I recently installed a new voltage regulator on my 91 Dodge van. It is a solid state regulator and the second one I’ve tried. The alternator output is between 14.8 and 15.6 volts using a decent voltmeter and will hold steady slightly over 15 volts most of the time. This seems awfully high compared to the max of 14.4 volts the old one allowed. Is it too high? Can it be reduced someway? The first VR I used allowed surges over 18 V and I returned it immediately for the one I now have. Can I get an adjustable regulator and can I use one with the electronic ignition system and other computer controlled systems on the van?
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The accuracy of any voltmeter is suspect if it has not been recently calibration checked against a standard traceable to NIST. There are companies that do this but it will cost more than you may care to pay. Google Instrument Calibration Service or similar wording.
I remember your first posting about this problem.
The output voltage should be no more than 15 volts. Preferably 14.8 volts as a maximum and 12.5 volts as a minimum.
There may be a problem with the second regulator also or possibly with the wiring between the regulator and the alternator. Have you checked the wiring between the two units for problems? I tend to think that regulator set point is off a little so getting another one may be in order. Can you tell me what the voltages are on the other leads to the alternator while it is running? It may help solve this trouble.
I don’t know of any adjustable regulator units available. Since the charging system is independent from the other electrical systems the only thing you need to be concerned about is the charging system is working in the correct voltage range and current capacity.
Thanks to everyone for their answers. I guess this exercise with my alternator and regulator might be for nothing since there are so many ifs to this project I will probably just go and have a rebuilt computer installed. Having had a bunch of problems with rebuilt things I have been reluctant to do so. And then there is the probllem of finding the right person or place to have the job done with confidence. After several experiences with Dodge mechanics who have just told me or wanted to do things that were so wrong even I could see them. Enough of that for now.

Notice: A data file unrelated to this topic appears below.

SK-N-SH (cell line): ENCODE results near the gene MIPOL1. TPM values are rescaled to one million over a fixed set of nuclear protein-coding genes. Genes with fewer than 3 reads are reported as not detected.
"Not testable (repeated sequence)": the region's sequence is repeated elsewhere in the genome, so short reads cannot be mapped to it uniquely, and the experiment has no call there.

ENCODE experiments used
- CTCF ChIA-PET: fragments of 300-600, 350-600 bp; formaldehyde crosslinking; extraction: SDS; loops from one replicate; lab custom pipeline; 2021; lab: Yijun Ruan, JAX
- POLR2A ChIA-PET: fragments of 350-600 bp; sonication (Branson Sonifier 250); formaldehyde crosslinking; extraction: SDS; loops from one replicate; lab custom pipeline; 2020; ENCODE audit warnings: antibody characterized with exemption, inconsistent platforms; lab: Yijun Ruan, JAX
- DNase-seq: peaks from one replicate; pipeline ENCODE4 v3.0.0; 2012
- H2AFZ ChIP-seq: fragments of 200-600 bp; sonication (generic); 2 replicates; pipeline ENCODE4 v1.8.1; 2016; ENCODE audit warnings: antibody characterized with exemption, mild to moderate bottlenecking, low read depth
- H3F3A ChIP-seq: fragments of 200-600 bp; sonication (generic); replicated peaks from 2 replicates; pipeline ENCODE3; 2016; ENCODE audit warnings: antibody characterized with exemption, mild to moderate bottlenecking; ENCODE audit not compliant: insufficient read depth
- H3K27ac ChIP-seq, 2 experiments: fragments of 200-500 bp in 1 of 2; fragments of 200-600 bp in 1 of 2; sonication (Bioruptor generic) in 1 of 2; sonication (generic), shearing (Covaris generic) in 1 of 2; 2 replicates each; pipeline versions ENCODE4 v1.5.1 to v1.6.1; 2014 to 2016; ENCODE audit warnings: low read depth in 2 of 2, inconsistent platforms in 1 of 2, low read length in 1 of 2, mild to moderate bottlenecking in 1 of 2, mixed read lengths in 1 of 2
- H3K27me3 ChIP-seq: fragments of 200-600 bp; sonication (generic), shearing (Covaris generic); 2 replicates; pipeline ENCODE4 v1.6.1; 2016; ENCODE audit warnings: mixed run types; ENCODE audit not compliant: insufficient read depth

After reading several notes and articles about using a seperate regulator I installed mine using the positive feed from the existing blue wire in use and the existing green wire to serve as the “grounding” wire going to the regulator. That is when I had the high volt readings. Last night I read about NOT using the existing blue wire from the comp to the alt and ran a seperate new wire from the battery to the alt. The voltage holds steady at no more than 14.8, at IDLE or at HIGH RPM. I also bypassed the isolator just in case it was “disturbing” things. I will be getting a new isolator. By the way, the isolator is for the auxillary “house” battery of the camper van. Voltages taken on the hot wires connecting to the alternator are all within .5 or .6 volts. I would think this is reasonable with different resistances through the different wires and connections. Why the original blue wire (hot) makes a higher voltage output is beyond me. Maybe the route of the original positive feed through many connections the ignition switch and the computer makes the alternator charge more because the blue wire has a lower voltage.
It sounds like you have the problem licked Hambone. Good job. The voltage reading of 14.8v is great. I also think you are right on in your last sentence, in your last post. Since the voltage is lower on the blue wire than the battery voltage the regulator will try to get a higher voltage out of the alternator. This caused the error. The regulator needs to see what the battery voltage is directly, without any voltage drops in between.